Thinking Outside the Box

Outside the box

By Ben Smith, LCSW, Courier & Press, March 22, 2016 –

Albert Einstein once stated, “There are only two ways to live your life. One is as though nothing is a miracle. The other is as though everything is a miracle.”

So often people walk through life gauging what they see and experience through a small picture frame. We create and embellish on this structure through formal education, life experiences and social and intimate interactions

We are taught what values are important, who to associate with, and even what goals we need to focus on. But what is the effect on the frame when surrounding concerns paint a picture of failure, stress and confined limits?

As parents or guardians, what type of picture frame do we help our children construct?

Einstein saw the “awe” in experiencing new opportunities every day. Maybe we should ask what we can do today to help our youth think outside the box.

Regardless of race, financial status or age, people often operate from the safety of a self-constructed box. Over time, this box has provided security and protection from hurtful outside influences. It has also provided acceptance and approval from people or groups we deem important.

These self-constructed walls are initially malleable but begin to become rigid over time as beliefs are fortified. In general, this is not a bad thing.

However, some youth are unfortunately subjected to social experiences and stressors (such as poor home conditions) that cause their box and view of the world to become small and fixated. Depending on how they are able to manage these circumstances, they will see their world with limited opportunities and minimal success. This is something I hope we do not readily accept.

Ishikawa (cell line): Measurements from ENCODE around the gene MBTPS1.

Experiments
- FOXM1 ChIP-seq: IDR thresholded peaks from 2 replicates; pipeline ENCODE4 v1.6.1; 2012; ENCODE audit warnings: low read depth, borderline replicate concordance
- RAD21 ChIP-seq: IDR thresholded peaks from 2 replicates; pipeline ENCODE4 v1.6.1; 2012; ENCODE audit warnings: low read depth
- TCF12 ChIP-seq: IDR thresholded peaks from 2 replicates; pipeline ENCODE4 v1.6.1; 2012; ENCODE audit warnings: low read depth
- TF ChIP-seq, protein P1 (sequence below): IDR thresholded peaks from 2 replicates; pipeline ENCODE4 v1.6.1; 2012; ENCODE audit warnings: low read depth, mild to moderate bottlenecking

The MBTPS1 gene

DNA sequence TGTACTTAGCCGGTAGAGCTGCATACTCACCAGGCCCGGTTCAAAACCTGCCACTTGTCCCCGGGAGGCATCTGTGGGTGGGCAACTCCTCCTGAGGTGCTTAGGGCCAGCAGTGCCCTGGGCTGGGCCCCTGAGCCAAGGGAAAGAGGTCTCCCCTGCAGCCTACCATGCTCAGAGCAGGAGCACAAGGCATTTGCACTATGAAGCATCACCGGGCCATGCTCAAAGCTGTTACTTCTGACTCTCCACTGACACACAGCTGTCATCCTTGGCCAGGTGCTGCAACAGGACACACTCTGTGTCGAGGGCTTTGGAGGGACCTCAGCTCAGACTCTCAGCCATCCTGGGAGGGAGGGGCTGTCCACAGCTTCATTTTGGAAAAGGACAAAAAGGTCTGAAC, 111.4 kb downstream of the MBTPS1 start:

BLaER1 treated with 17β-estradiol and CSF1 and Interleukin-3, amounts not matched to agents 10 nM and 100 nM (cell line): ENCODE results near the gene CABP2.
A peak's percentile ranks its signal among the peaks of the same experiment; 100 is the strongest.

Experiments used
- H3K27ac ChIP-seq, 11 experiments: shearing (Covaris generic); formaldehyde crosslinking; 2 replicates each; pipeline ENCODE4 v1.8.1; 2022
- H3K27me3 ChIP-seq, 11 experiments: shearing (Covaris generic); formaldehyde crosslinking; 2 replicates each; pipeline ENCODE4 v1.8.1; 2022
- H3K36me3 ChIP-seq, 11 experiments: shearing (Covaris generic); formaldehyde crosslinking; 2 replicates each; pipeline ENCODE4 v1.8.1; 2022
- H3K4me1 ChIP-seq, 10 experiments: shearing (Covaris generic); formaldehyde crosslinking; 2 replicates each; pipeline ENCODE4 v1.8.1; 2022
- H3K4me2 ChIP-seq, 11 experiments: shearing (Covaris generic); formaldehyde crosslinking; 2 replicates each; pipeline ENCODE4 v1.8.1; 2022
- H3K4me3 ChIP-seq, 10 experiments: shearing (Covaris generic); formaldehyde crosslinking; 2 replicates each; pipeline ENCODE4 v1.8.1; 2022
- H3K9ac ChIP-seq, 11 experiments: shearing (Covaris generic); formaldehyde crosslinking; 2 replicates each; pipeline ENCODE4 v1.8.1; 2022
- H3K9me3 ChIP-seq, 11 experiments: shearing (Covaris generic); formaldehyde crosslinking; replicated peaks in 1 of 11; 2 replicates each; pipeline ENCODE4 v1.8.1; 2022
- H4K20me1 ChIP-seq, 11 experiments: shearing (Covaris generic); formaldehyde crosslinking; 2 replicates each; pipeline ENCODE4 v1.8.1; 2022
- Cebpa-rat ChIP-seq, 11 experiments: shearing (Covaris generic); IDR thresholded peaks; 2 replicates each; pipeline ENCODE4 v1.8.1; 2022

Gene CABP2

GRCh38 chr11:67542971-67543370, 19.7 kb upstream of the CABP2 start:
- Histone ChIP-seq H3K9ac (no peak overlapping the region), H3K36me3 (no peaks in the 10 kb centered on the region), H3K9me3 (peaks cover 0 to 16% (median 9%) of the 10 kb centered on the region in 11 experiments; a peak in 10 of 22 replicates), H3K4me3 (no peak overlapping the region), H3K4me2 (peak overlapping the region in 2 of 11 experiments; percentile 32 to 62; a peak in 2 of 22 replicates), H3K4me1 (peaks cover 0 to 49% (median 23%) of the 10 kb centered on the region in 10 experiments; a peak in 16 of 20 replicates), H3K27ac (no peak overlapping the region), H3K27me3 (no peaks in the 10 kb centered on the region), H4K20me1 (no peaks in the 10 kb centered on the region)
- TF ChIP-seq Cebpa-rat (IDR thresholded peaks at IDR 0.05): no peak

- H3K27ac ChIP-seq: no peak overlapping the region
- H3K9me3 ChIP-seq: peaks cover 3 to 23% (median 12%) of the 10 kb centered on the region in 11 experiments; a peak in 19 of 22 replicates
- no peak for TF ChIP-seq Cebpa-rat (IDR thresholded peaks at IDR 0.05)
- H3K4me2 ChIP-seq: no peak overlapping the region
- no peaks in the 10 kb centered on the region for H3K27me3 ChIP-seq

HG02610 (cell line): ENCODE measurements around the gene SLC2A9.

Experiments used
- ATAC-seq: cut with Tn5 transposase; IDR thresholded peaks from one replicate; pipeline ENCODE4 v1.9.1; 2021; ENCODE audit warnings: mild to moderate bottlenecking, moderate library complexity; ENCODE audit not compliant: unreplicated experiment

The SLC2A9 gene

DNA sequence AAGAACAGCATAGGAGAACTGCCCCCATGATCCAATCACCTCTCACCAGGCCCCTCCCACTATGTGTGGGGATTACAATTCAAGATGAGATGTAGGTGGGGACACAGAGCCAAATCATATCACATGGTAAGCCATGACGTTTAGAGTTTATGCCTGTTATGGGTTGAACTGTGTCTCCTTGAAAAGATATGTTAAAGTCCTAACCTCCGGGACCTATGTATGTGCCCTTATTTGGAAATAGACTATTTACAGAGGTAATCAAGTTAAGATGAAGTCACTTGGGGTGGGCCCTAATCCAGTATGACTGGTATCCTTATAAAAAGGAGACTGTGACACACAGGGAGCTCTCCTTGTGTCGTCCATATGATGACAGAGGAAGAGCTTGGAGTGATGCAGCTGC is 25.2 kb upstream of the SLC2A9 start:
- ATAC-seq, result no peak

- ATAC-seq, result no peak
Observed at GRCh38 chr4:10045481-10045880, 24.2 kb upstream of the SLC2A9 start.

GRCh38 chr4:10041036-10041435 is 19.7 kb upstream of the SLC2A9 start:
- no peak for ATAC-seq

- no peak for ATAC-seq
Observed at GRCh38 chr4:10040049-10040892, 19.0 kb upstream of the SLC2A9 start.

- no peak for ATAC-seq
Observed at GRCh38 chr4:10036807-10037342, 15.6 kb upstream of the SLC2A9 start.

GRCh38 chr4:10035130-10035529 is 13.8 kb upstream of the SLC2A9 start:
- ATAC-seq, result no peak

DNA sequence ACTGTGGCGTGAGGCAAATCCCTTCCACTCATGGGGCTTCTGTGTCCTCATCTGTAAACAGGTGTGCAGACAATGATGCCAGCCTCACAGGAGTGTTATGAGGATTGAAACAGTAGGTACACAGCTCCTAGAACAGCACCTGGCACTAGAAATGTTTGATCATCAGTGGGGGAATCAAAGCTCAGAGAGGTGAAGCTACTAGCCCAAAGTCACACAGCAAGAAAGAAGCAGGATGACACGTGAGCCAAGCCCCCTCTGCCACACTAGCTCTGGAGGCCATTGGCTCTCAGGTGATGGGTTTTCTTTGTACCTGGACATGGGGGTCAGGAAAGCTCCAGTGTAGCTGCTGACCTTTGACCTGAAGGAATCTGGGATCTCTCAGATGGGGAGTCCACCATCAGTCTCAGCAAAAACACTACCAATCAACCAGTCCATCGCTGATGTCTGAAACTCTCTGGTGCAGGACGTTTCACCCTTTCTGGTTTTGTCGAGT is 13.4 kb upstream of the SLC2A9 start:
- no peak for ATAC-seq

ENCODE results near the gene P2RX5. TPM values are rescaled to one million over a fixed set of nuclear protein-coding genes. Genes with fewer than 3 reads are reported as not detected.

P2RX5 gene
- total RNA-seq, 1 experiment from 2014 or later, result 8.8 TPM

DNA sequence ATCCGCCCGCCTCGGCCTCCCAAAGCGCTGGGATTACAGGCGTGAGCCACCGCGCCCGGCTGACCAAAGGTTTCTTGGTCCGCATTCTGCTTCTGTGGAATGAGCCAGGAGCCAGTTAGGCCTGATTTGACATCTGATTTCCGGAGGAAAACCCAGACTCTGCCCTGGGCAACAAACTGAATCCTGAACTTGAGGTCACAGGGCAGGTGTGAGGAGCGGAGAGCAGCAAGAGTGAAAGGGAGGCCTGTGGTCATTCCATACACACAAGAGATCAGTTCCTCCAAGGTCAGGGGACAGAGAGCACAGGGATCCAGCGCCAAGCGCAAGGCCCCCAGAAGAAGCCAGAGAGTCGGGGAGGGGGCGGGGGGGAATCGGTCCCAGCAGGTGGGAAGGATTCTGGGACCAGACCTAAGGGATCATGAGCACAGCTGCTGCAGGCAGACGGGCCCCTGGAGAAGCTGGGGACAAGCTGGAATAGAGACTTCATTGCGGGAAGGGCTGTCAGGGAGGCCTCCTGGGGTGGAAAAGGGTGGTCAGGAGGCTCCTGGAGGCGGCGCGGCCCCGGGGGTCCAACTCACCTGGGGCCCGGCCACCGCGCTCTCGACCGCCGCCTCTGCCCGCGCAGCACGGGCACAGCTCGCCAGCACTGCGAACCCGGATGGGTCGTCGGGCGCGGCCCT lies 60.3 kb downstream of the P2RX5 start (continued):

What can we do to help our kids think differently and stretch the limits of their box?

Here are a few quick tips:

1) Be a role model. As caregivers, the way in which we see things and interact will transfer to our children. Display excitement in attempting new challenges and exploring new possibilities. Demonstrate characteristics of resiliency, work ethic and self-confidence. Encourage your child to expand their circle of influence toward people who can help them grow socially, emotionally and spiritually.

2) Get involved and experience things through their eyes. As parents, we often place values and mannerisms onto our kids. As they grow older the parent/child attachment gets stretched. Caregivers can strengthen those bonds by reassessing how the world is viewed through their child’s eye. Opening up a steady line of communication, being nonjudgmental, and supporting creative ideas can help lead a youth toward new horizons.

3) Be aware of what kids are listening to and watching. This is pretty self-explanatory but often overlooked. Take the opportunity to observe things they are interested in. Allow kids to discuss why they find these things meaningful, and explain your views in a noncritical way.

4) Help develop positive and proactive self-talk. Many people walk around using negative language that fosters helplessness. They hold the perspective that outside influences control their behavior. Teach your child to make statements that display confidence such as “I can,” I will,” etc.

Encourage your child to dream, imagine the possibilities and think outside the box. With this change in perspective, your child will be able to witness many of life’s miracles.

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